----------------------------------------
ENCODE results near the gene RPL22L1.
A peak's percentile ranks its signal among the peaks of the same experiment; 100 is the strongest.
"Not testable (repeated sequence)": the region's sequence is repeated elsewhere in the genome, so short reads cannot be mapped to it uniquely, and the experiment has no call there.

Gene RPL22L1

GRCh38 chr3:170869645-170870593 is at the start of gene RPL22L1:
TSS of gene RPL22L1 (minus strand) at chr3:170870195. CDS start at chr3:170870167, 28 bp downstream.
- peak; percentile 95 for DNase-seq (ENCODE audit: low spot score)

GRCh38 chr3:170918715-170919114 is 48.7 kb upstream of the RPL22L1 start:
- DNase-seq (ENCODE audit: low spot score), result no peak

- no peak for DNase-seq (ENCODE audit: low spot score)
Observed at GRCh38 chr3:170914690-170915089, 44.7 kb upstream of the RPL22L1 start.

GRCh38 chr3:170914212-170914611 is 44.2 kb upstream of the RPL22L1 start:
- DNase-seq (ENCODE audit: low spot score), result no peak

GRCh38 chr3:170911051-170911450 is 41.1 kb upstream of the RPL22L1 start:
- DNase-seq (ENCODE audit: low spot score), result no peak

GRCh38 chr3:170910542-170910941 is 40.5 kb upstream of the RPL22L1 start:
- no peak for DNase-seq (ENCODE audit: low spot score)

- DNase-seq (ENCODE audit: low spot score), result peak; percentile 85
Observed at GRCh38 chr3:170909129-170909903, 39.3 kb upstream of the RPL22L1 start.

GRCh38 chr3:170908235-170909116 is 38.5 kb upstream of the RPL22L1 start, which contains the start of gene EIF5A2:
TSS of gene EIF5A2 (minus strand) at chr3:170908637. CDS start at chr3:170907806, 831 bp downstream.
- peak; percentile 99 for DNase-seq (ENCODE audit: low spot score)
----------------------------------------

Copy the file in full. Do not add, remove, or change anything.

ENCODE results near the gene RPL22L1.
A peak's percentile ranks its signal among the peaks of the same experiment; 100 is the strongest.
"Not testable (repeated sequence)": the region's sequence is repeated elsewhere in the genome, so short reads cannot be mapped to it uniquely, and the experiment has no call there.

Gene RPL22L1

GRCh38 chr3:170869645-170870593 is at the start of gene RPL22L1:
TSS of gene RPL22L1 (minus strand) at chr3:170870195. CDS start at chr3:170870167, 28 bp downstream.
- peak; percentile 95 for DNase-seq (ENCODE audit: low spot score)

GRCh38 chr3:170918715-170919114 is 48.7 kb upstream of the RPL22L1 start:
- DNase-seq (ENCODE audit: low spot score), result no peak

- no peak for DNase-seq (ENCODE audit: low spot score)
Observed at GRCh38 chr3:170914690-170915089, 44.7 kb upstream of the RPL22L1 start.

GRCh38 chr3:170914212-170914611 is 44.2 kb upstream of the RPL22L1 start:
- DNase-seq (ENCODE audit: low spot score), result no peak

GRCh38 chr3:170911051-170911450 is 41.1 kb upstream of the RPL22L1 start:
- DNase-seq (ENCODE audit: low spot score), result no peak

GRCh38 chr3:170910542-170910941 is 40.5 kb upstream of the RPL22L1 start:
- no peak for DNase-seq (ENCODE audit: low spot score)

- DNase-seq (ENCODE audit: low spot score), result peak; percentile 85
Observed at GRCh38 chr3:170909129-170909903, 39.3 kb upstream of the RPL22L1 start.

GRCh38 chr3:170908235-170909116 is 38.5 kb upstream of the RPL22L1 start, which contains the start of gene EIF5A2:
TSS of gene EIF5A2 (minus strand) at chr3:170908637. CDS start at chr3:170907806, 831 bp downstream.
- peak; percentile 99 for DNase-seq (ENCODE audit: low spot score)